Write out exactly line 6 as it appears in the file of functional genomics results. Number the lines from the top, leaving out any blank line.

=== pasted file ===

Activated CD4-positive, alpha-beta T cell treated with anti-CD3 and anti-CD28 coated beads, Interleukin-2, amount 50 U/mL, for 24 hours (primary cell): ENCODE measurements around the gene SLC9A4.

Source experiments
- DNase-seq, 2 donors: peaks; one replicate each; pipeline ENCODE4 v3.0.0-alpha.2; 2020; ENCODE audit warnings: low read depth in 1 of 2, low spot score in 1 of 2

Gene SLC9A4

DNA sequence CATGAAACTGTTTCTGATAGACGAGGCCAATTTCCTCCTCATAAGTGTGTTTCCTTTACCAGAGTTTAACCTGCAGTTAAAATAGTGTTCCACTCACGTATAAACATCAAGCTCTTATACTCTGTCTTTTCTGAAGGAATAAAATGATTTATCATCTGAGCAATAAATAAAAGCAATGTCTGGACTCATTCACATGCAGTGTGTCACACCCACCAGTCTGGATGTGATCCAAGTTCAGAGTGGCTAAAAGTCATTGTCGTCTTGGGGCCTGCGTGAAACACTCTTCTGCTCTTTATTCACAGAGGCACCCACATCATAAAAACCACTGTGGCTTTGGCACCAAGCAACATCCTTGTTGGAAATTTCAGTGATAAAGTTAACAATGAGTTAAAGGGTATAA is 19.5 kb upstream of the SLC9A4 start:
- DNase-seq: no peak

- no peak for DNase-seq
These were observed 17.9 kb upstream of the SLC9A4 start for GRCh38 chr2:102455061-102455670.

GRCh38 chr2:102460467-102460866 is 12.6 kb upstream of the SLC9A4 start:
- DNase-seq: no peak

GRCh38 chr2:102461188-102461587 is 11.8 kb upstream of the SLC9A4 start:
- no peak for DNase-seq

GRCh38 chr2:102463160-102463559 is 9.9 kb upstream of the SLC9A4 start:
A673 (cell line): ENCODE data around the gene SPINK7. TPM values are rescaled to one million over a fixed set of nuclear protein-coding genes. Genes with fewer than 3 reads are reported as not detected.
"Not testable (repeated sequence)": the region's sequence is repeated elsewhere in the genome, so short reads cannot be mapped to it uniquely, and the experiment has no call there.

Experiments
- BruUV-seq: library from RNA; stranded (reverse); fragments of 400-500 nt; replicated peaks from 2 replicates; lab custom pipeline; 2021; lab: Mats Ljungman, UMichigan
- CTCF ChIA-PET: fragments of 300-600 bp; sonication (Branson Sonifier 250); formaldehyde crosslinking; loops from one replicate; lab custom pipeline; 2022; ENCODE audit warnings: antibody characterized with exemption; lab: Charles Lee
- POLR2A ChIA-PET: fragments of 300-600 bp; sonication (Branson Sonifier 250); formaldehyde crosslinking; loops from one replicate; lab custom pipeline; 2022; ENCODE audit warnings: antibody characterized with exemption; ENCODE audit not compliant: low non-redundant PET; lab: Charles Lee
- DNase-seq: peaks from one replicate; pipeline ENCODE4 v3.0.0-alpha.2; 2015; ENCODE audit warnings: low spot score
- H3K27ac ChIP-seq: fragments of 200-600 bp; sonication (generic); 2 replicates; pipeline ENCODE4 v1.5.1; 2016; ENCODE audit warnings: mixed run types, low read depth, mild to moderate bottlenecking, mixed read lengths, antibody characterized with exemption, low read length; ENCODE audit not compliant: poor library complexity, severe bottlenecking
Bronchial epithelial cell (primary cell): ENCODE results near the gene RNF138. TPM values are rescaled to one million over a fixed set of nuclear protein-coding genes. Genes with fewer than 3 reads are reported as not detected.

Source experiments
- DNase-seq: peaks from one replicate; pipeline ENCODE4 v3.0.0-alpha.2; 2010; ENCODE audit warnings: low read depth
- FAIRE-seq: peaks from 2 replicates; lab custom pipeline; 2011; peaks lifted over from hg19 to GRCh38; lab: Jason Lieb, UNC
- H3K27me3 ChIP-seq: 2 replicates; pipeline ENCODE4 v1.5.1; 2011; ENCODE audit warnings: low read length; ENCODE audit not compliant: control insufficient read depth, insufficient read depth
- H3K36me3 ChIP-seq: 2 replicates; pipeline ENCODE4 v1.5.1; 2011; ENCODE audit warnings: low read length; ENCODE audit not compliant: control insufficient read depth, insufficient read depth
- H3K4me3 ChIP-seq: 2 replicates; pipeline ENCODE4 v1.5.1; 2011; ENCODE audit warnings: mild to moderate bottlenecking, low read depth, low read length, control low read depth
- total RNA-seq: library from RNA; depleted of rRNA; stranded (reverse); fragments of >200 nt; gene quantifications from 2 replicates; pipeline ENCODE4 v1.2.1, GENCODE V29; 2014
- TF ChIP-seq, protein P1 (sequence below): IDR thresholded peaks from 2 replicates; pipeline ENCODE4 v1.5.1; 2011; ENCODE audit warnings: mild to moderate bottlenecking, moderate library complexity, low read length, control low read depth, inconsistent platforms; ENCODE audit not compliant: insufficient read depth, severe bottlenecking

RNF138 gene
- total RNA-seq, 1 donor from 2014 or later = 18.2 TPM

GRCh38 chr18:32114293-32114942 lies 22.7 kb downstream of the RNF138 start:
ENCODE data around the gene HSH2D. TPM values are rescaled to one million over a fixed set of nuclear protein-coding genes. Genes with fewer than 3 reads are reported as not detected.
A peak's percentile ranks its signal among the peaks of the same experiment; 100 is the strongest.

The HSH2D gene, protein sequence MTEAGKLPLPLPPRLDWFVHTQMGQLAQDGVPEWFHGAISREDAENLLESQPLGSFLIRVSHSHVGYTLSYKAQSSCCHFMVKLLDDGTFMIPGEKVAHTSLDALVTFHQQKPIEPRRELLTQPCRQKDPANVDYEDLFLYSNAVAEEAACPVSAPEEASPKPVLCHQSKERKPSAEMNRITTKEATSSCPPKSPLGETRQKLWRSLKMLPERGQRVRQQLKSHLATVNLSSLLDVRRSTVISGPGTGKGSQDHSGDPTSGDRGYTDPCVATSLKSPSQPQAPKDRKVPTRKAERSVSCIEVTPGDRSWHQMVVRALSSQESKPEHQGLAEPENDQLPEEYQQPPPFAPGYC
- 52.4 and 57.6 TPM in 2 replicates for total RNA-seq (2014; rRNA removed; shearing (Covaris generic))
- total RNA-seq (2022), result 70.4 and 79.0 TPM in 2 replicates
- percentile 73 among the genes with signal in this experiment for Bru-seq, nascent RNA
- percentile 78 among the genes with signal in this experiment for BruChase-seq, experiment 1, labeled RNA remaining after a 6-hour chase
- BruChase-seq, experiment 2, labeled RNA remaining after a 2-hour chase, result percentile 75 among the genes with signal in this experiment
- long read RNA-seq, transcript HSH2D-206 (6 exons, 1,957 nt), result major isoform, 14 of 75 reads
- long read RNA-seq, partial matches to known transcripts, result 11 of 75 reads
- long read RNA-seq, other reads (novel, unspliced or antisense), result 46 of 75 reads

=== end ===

- DNase-seq: no peak